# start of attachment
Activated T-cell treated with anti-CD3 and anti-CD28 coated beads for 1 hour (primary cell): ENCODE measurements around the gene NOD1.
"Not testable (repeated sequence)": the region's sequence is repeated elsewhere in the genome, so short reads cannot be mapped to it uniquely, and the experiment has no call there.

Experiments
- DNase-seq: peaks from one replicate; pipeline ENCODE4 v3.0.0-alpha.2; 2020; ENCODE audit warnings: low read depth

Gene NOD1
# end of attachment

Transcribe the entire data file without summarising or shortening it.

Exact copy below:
Activated T-cell treated with anti-CD3 and anti-CD28 coated beads for 1 hour (primary cell): ENCODE measurements around the gene NOD1.
"Not testable (repeated sequence)": the region's sequence is repeated elsewhere in the genome, so short reads cannot be mapped to it uniquely, and the experiment has no call there.

Experiments
- DNase-seq: peaks from one replicate; pipeline ENCODE4 v3.0.0-alpha.2; 2020; ENCODE audit warnings: low read depth

Gene NOD1